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Title: The effect of dietary energy and body reserves on the partitioning of nutrients in lactating sows
Author: Jones, G. M.
Awarding Body: University of Aberdeen
Current Institution: University of Aberdeen
Date of Award: 2000
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Milk nutrient output in modern lean genotype sows is potentially impaired by their genetic drive to deposit body protein. This is thought to be particularly true for young sows, whose body protein mass at farrowing is far from their mature body protein. The present series of experiments investigated possible factors involved in the regulation of the partitioning of nutrients in lactating modern lean genotype sows. In experiment 1, milk composition of sows was manipulated by dietary means and the effects on daily milk nutrient output and piglet performance pre- and post-weaning were measured. Experiment 2 compared starch and fat at isocaloric levels in sow lactation diets in terms of sow and piglet performance in association with the metabolic state of sows at peak lactation. Experiment 3, a long-term study, compared gilts of two different genotypes, allowed to select their own pattern of nutrient intake during rearing and pregnancy with those fed conventionally, in terms of body composition at farrowing and subsequent effects on sow metabolic state and performance in lactation. Milk energy content in sows was responsive to dietary fat. However, milk nutrient output was much more related to the availability of dietary glucose. Body composition of piglets at weaning could be manipulated via changes in sow milk composition, but had little effect on post-weaning performance. High fat diets increased the metabolic stress of sows in lactation. Gilts selected a lower dietary protein content than offered in conventional commercial practice, irrespective of genotype. The choice-feeding regime was of no advantage for lactation performance in sows. There were differences between genotypes in metabolic state and performance in lactation. In conclusion fat should only be regarded as a supplementary dietary energy source for sow lactation diets, since its effect is influenced by the availability of dietary glucose. Choice-feeding does not appear to be a suitable method to determine appropriate feeding regimes for modern genotype breeding gilts.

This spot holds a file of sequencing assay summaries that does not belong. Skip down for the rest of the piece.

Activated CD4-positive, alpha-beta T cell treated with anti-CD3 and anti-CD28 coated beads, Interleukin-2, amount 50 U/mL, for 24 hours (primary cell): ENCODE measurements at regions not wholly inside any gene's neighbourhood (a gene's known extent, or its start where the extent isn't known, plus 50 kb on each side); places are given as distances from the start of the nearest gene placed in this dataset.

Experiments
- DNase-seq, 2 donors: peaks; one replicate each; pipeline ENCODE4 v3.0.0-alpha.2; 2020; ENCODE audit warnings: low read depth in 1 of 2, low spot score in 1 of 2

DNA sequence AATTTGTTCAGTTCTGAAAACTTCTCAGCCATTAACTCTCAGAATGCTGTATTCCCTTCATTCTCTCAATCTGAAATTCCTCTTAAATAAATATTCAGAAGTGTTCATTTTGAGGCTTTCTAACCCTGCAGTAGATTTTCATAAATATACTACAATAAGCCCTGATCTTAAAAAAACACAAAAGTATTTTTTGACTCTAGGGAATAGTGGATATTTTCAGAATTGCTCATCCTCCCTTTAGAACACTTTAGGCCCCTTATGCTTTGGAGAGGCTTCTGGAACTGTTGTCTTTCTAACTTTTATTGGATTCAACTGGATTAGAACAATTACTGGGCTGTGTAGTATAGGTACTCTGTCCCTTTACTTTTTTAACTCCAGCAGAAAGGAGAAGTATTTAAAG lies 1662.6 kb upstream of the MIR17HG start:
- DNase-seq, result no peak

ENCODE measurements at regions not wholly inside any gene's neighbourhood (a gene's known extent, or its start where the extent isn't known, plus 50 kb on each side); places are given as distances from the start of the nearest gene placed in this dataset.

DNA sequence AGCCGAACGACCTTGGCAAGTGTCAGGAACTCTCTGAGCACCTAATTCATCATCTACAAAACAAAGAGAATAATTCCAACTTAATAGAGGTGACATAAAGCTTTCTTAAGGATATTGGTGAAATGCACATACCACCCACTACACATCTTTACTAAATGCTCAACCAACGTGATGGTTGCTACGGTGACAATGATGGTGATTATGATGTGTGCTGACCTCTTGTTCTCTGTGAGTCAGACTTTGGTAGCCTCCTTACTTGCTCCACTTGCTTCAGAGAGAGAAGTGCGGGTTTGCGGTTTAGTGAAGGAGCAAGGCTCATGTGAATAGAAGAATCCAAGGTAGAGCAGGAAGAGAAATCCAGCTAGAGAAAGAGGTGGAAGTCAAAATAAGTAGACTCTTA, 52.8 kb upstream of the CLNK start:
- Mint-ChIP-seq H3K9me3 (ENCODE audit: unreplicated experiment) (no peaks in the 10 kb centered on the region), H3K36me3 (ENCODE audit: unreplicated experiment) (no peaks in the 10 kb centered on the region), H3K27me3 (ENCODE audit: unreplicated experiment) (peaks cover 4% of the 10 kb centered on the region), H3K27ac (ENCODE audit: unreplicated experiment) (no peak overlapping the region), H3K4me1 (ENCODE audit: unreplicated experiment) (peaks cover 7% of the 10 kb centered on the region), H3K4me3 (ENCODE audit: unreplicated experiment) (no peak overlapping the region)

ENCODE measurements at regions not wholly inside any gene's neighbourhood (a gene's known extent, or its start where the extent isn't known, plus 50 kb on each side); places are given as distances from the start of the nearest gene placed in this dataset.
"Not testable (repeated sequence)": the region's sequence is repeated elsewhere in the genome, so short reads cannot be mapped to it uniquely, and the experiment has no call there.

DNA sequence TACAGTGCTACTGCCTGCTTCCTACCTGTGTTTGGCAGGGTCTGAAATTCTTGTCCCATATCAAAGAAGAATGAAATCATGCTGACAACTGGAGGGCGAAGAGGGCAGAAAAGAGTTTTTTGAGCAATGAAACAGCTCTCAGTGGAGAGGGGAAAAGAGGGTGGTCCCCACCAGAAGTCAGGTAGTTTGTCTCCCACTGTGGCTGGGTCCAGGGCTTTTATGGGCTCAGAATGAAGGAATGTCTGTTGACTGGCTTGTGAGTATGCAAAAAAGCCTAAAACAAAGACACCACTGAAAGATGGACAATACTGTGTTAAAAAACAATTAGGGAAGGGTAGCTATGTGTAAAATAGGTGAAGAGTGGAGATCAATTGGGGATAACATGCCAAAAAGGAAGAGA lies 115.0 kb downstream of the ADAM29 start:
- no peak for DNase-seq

Supervisor: Not available Sponsor: Not available
Qualification Name: Thesis (Ph.D.) Qualification Level: Doctoral
EThOS ID:  DOI: Not available